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Vin Narayanan

Vin  Narayanan
Vin Narayanan is the former managing editor at Casino City and has been involved in the gaming industry for over a decade Vin is currently based in Hong Kong, where he runs his own consultant group and works as head of gaming and public relations for Mega Digital Entertainment Group.

Before joining Casino City, Vin covered (not all at the same time) sports, politics and elections, wars, technology, celebrities and the Census for, USA WEEKEND and CNN.

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New TV show 'Face The Ace' makes its debut on NBC

3 Aug 2009

By Vin Narayanan
NBC's "Face the Ace," which debuted Saturday night, has the potential to be a pretty good, and possibly mainstream, poker show. But it needs some tweaking before it gets there.

The show, hosted by Steve Schirripa, has a nice game show feel to it. The show begins with four Full Tilt pros hidden behind four different doors. The contestant chooses his opponent by picking a door. After the contestant picks a door, model Megan Abrigo opens it to reveal which pro will face the contestant in a heads-up match.

If the contestant beats the first pro, or "ace," he wins $40,000. The contestant can then choose if he wants to keep the $40,000 or risk it for a chance to win $200,000 by playing another pro. If he beats the second pro, he can risk his $200,000 to play another pro for $1 million. If the contestant loses any match, he doesn't win any money. The contestants have no idea who is behind each door.

In the first episode, Phil Ivey was behind the door selected by Jonathan Nygaard, and his reaction was priceless. Nygaard practically winced as Ivey walked through the door, before recovering quickly with a smile.

Nygaard tried talking some trash with Ivey, noting that his picture was nowhere to be found on Binion's wall of World Series of Poker Main Event champs. Ivey didn't respond to the trash talking, and took the high road by saying he hoped this was the year he would win the Main Event (Ivey has reached the final table of the Main Event).

The match between Nygaard and Ivey didn't last long, so we really didn't get a good chance to see how comfortable Ivey would be chatting Nygaard up. Nygaard picked up pocket aces in the first hand and ace-five in the second hand to easily pick up smallish pots. Ivey went all in the third hand of the show with ace-four, and Nygaard's pocket queens beat him for the win.

Nygaard elected to keep the $40,000 and go home, bringing on contestant number two, Don Topel. Topel, who lives in a house with his mother and sister (and a couple of nieces, apparently) and Erick Lindgren -- the first pro Topel played -- were the true stars of Saturday's show.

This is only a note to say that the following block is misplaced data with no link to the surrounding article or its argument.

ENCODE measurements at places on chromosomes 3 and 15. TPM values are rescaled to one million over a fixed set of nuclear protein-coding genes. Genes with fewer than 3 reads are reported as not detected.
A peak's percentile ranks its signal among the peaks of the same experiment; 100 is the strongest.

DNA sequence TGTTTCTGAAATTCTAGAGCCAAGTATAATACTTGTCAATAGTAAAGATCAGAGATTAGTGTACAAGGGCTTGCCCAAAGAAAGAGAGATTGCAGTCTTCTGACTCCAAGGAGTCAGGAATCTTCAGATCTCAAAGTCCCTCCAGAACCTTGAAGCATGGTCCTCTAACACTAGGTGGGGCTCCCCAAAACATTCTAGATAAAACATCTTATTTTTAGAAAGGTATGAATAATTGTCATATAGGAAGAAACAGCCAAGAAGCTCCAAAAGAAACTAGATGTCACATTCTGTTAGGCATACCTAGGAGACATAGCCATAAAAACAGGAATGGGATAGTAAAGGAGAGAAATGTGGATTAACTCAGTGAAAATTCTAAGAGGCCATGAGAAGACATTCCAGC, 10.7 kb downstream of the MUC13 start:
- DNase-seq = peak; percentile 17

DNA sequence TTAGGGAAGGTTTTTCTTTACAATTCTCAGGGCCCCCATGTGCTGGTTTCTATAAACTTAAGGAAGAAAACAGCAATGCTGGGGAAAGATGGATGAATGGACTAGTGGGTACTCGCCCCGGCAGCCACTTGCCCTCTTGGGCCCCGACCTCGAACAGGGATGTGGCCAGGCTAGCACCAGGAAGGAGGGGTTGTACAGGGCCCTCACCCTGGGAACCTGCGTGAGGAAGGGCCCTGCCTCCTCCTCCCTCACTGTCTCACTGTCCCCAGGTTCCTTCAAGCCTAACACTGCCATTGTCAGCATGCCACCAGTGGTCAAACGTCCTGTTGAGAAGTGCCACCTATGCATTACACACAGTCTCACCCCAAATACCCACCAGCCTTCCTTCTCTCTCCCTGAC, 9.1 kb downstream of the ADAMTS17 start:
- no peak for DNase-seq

Lindgren looked completely comfortable serving as the focal point of entertainment at the table. He faked going all in on the first hand. And he kept up a steady stream of easy-going chatter at the table. "I'm getting more hands here than I did the entire World Series of Poker," Lindgren joked at one point. Lindgren even showed Topel a card mid-hand, giving the challenger that extra bit of information he needed to make a big call.

Another nice feature of the show is a strip of cards at the top of the screen that shows the cards that a player needs to win a hand.

Topel ended up beating Lindgren, and followed it up by taking down Howard Lederer in the $200,000 match. He's decided to go for the $1 million grand prize and we'll find out next week if he wins.

But we don't have to wait until next week to point out where the show falls flat. The show's biggest flaw is its host, Schirripa. Schirripa, who played Bobby Baccalieri on the Sopranos, doesn't have that polished game-show host veneer like say Howie Mandel or Tom Bergeron. While those two hosts are able to generate excitement and drama for the games they're hosting, Schirripa can be painful to listen to. His standard jokes appear to be the fact that all of the contestants are way out of Abrigo's league from a dating standpoint and fat jokes.

And whenever there's a showdown that could eliminate a player, he turns the microphone over to tournament director Ali Nejad, who explains what's going on. So why exactly is Schirripa there? And while we're wondering about Schirripa, who's the anonymous play-by-play guy calling the action? And if you have one of those, why do you need Nejad? A show with fewer moving parts would be much easier to watch. "Face the Ace" is also dependent on its poker pros to provide an entertaining presence at the table. Ivey and Lederer were OK. Lindgren was outstanding. If the rest of the pros rise up to Lindgren's level, this show can succeed. But if the rest of the Full Tilt gang falls flat, "Face the Ace" will fold in a hurry.

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